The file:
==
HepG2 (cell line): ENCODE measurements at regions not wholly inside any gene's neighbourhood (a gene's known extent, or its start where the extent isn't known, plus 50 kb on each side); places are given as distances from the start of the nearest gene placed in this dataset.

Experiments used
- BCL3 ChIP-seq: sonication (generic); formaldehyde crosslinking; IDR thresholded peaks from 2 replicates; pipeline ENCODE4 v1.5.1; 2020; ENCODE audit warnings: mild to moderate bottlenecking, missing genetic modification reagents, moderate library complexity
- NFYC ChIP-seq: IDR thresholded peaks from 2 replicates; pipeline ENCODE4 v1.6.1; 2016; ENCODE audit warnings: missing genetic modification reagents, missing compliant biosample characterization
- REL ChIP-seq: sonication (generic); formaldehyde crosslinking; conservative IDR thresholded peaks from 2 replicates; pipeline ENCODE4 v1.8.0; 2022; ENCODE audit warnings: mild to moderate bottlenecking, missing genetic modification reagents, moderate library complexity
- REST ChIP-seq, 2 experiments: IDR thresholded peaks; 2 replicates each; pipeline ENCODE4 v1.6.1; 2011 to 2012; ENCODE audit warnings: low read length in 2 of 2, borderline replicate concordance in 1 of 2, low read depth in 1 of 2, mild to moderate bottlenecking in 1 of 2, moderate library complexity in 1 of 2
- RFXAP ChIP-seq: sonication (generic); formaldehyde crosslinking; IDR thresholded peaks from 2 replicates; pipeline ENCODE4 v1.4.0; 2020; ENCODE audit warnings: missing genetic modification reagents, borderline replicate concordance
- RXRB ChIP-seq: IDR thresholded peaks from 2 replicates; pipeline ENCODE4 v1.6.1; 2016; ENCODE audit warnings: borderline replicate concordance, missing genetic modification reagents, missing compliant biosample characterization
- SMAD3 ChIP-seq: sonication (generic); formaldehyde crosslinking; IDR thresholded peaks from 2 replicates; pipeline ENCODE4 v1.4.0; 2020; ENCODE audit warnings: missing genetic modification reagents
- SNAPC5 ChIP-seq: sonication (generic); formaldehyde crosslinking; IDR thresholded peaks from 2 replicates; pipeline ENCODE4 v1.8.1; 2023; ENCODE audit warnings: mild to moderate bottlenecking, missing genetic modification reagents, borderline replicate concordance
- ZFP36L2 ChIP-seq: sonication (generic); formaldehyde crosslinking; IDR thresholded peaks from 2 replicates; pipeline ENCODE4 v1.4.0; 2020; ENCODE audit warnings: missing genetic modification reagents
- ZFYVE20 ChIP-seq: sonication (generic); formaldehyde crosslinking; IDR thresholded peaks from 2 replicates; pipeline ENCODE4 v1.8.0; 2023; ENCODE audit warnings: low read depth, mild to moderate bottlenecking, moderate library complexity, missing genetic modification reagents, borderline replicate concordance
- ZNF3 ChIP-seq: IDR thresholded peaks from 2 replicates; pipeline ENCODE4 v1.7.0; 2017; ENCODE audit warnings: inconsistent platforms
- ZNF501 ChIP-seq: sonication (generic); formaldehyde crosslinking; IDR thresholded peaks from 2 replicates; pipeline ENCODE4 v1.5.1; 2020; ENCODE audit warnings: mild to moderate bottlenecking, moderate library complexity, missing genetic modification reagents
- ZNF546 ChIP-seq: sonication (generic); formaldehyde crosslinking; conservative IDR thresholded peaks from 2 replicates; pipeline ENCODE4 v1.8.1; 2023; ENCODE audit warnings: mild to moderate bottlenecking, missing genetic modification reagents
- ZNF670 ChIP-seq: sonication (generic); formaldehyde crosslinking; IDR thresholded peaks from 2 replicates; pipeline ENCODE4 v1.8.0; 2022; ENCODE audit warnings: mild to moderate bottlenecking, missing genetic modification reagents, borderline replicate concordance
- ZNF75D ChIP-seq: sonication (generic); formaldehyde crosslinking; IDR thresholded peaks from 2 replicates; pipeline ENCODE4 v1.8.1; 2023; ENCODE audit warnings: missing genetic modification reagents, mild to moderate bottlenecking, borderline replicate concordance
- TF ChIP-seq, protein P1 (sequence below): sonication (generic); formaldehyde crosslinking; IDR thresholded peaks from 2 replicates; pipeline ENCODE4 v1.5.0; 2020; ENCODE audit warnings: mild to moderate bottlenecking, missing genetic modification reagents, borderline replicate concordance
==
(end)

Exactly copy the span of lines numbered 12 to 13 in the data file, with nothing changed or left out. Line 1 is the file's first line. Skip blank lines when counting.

- ZFYVE20 ChIP-seq: sonication (generic); formaldehyde crosslinking; IDR thresholded peaks from 2 replicates; pipeline ENCODE4 v1.8.0; 2023; ENCODE audit warnings: low read depth, mild to moderate bottlenecking, moderate library complexity, missing genetic modification reagents, borderline replicate concordance
- ZNF3 ChIP-seq: IDR thresholded peaks from 2 replicates; pipeline ENCODE4 v1.7.0; 2017; ENCODE audit warnings: inconsistent platforms